8        In any event, the Estate is mistaken.  The language is made a “legal possibility” by virtue of applying Wis. Stat. § 700.19.  Subsection 700.19(1) provides:  Generally.  The creation of a joint tenancy is determined by the intent expressed in the document of title, instrument of transfer or bill of sale.  …”  Subsection 700.19(2), in turn, provides: 

Husband and wife.  If persons named as owners in a document of title, transferees in an instrument of transfer or buyers in a bill of sale are described in the document, instrument or bill of sale as husband and wife, or are in fact husband and wife, they are joint tenants, unless the intent to create a tenancy in common is expressed in the document, instrument or bill of sale. 

Pursuant to subsection (2), James and Christine held the property as joint tenants if either they were “in fact” married, or if they were “described in the [deed] as husband and wife.”  Here, the deed described James and Christine as “husband and wife.”  As the Estate does not argue that the deed elsewhere expresses an intent to create a tenancy in common, the only plausible conclusion is that James and Christine held the property as joint tenants.[3]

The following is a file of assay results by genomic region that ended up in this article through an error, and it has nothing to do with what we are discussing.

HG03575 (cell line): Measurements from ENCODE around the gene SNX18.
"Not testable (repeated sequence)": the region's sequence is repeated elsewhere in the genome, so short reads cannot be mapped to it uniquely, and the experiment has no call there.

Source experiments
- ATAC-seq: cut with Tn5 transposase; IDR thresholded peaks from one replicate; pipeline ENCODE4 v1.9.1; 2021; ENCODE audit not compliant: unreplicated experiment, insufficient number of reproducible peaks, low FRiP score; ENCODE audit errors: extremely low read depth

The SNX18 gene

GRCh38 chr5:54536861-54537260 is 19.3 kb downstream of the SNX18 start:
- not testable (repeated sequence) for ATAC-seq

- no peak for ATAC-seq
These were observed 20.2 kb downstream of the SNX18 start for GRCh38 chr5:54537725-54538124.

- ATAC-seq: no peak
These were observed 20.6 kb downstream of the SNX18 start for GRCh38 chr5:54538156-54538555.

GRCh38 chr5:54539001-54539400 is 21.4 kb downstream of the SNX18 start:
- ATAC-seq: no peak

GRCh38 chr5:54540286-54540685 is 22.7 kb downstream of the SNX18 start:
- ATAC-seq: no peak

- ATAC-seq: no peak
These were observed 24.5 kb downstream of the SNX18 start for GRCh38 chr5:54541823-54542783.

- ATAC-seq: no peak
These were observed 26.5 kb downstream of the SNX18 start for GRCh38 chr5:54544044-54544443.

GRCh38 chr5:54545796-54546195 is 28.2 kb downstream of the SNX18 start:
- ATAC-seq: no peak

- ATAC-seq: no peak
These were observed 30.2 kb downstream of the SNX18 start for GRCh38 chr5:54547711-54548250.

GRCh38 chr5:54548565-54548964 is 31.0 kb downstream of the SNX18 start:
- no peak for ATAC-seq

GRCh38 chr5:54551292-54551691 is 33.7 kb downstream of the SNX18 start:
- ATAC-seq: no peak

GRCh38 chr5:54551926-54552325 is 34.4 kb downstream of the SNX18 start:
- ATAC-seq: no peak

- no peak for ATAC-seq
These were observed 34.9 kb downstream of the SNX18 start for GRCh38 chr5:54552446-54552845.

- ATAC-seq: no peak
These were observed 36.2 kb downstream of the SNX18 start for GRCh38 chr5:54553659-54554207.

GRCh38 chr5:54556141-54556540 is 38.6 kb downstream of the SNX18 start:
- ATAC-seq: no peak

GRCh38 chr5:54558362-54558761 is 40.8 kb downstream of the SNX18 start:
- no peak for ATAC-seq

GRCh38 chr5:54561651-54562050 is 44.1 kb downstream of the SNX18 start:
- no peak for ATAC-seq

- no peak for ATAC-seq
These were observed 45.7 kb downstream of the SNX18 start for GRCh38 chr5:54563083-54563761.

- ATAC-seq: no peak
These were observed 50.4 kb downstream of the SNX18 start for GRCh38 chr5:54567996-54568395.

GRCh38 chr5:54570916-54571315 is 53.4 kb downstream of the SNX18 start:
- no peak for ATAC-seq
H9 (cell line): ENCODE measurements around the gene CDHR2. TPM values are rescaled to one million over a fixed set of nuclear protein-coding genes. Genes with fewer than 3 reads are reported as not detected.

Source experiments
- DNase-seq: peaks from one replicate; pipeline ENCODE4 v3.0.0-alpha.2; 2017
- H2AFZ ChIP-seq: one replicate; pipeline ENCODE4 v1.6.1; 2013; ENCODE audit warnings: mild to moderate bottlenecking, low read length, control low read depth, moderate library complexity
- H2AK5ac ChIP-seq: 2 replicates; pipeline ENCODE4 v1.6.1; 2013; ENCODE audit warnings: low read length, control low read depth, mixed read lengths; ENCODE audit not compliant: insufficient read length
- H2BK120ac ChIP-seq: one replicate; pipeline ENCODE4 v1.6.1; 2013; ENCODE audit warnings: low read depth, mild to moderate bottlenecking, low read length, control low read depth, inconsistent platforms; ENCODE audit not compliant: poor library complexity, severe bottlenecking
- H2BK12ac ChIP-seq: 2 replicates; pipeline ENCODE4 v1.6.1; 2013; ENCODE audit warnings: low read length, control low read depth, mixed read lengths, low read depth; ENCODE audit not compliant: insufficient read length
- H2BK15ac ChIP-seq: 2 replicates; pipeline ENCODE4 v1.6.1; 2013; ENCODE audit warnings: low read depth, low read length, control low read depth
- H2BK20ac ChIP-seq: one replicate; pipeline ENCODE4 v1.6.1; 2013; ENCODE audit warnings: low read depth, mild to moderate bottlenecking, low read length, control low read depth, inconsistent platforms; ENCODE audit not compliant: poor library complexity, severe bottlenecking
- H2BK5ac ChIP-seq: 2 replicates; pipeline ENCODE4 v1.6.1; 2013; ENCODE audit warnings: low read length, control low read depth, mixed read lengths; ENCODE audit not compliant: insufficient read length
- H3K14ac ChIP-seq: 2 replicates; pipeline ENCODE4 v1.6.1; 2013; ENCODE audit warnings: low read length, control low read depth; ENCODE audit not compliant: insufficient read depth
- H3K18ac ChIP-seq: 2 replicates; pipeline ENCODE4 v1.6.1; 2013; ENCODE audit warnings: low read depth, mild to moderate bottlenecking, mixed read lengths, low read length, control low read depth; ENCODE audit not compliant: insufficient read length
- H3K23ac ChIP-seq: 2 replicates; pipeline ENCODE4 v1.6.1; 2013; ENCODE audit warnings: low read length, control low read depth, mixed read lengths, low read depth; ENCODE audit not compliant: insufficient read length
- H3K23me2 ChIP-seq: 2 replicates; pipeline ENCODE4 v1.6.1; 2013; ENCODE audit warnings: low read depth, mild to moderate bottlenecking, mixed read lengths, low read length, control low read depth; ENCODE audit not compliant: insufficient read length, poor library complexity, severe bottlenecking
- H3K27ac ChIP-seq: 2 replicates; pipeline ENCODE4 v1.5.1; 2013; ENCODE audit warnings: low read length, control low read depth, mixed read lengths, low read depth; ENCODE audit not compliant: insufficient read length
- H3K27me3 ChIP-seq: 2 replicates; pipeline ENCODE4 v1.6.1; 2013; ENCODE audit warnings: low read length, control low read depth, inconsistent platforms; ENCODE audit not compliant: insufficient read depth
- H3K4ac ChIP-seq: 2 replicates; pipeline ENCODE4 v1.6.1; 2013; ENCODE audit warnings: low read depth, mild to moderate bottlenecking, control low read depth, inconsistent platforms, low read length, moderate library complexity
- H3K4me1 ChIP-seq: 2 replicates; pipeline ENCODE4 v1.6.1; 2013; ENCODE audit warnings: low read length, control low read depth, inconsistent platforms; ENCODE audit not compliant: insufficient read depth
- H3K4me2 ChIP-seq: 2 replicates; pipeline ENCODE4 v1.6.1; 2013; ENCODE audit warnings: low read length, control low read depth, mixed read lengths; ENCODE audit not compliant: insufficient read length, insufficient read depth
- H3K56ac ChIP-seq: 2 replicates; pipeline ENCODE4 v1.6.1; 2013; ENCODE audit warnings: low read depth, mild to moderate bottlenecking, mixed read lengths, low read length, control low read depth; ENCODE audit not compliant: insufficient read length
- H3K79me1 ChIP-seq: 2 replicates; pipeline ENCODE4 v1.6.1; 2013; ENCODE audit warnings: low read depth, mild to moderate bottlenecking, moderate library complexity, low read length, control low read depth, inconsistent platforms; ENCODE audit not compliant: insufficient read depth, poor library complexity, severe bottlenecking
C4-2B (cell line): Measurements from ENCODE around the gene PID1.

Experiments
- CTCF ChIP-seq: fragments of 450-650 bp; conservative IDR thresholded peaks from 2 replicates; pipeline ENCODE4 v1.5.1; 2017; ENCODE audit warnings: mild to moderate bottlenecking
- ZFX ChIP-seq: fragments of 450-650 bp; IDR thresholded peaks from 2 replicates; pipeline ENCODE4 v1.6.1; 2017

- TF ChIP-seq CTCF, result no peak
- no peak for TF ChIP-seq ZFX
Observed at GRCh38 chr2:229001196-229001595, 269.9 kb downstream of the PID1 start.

By the Court.—Order affirmed.

            This opinion will not be published.  See Wis. Stat. Rule 809.23(1)(b)5.



[1]  Because Christine Oleinik also went by the last name Koeferl, we will refer to her and James Koeferl throughout the decision by their first names.

[2]  All references to the Wisconsin Statutes are to the 2009-10 version unless otherwise noted.

[3]  In an alternative argument, Christine argues her Wis. Stat. § 867.045 recorded application for administrative termination of James’s interest in the joint tenancy constituted a final order for purposes of appeal, and the Estate’s appeal was therefore untimely.  Were we to reach this issue, we would be inclined to reject it.  That statute does not suggest that the recorded application constitutes a final order.  Rather, it merely indicates the document has the same effect of termination as a certificate issued by a court under Wis. Stat. § 867.04.  Moreover, Wis. Stat. § 863.27 explicitly requires the court to address terminations of joint tenancies in the final judgment if no certificate was issued under § 867.04.